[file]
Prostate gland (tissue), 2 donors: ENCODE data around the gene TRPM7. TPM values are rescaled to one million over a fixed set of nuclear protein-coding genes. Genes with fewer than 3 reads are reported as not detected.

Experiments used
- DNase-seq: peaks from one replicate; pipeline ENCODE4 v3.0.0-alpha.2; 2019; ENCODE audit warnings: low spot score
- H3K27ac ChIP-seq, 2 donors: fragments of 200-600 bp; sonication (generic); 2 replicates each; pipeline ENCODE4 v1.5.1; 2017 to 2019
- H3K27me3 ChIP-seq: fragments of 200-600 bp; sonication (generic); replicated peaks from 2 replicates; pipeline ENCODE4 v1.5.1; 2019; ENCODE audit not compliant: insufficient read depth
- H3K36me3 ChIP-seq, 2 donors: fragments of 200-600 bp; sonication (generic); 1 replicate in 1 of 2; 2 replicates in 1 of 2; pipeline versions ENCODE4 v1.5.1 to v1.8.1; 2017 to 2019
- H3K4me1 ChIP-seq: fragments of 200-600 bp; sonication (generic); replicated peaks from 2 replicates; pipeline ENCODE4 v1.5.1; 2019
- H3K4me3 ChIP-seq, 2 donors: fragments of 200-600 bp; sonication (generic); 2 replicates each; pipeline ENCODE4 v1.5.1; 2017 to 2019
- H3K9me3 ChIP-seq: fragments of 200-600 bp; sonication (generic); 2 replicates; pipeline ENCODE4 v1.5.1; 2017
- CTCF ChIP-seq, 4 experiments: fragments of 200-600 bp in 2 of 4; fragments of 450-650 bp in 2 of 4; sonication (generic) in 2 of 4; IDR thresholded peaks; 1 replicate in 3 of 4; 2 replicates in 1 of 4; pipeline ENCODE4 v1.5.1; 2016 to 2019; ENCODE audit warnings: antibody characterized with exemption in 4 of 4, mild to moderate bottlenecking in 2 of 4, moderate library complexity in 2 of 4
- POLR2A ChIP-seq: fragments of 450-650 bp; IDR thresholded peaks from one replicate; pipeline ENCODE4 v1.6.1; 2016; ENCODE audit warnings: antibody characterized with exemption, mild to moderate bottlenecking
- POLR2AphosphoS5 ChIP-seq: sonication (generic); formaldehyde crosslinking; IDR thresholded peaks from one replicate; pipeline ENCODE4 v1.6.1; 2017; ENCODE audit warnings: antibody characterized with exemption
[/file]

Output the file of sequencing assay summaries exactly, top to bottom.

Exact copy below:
Prostate gland (tissue), 2 donors: ENCODE data around the gene TRPM7. TPM values are rescaled to one million over a fixed set of nuclear protein-coding genes. Genes with fewer than 3 reads are reported as not detected.

Experiments used
- DNase-seq: peaks from one replicate; pipeline ENCODE4 v3.0.0-alpha.2; 2019; ENCODE audit warnings: low spot score
- H3K27ac ChIP-seq, 2 donors: fragments of 200-600 bp; sonication (generic); 2 replicates each; pipeline ENCODE4 v1.5.1; 2017 to 2019
- H3K27me3 ChIP-seq: fragments of 200-600 bp; sonication (generic); replicated peaks from 2 replicates; pipeline ENCODE4 v1.5.1; 2019; ENCODE audit not compliant: insufficient read depth
- H3K36me3 ChIP-seq, 2 donors: fragments of 200-600 bp; sonication (generic); 1 replicate in 1 of 2; 2 replicates in 1 of 2; pipeline versions ENCODE4 v1.5.1 to v1.8.1; 2017 to 2019
- H3K4me1 ChIP-seq: fragments of 200-600 bp; sonication (generic); replicated peaks from 2 replicates; pipeline ENCODE4 v1.5.1; 2019
- H3K4me3 ChIP-seq, 2 donors: fragments of 200-600 bp; sonication (generic); 2 replicates each; pipeline ENCODE4 v1.5.1; 2017 to 2019
- H3K9me3 ChIP-seq: fragments of 200-600 bp; sonication (generic); 2 replicates; pipeline ENCODE4 v1.5.1; 2017
- CTCF ChIP-seq, 4 experiments: fragments of 200-600 bp in 2 of 4; fragments of 450-650 bp in 2 of 4; sonication (generic) in 2 of 4; IDR thresholded peaks; 1 replicate in 3 of 4; 2 replicates in 1 of 4; pipeline ENCODE4 v1.5.1; 2016 to 2019; ENCODE audit warnings: antibody characterized with exemption in 4 of 4, mild to moderate bottlenecking in 2 of 4, moderate library complexity in 2 of 4
- POLR2A ChIP-seq: fragments of 450-650 bp; IDR thresholded peaks from one replicate; pipeline ENCODE4 v1.6.1; 2016; ENCODE audit warnings: antibody characterized with exemption, mild to moderate bottlenecking
- POLR2AphosphoS5 ChIP-seq: sonication (generic); formaldehyde crosslinking; IDR thresholded peaks from one replicate; pipeline ENCODE4 v1.6.1; 2017; ENCODE audit warnings: antibody characterized with exemption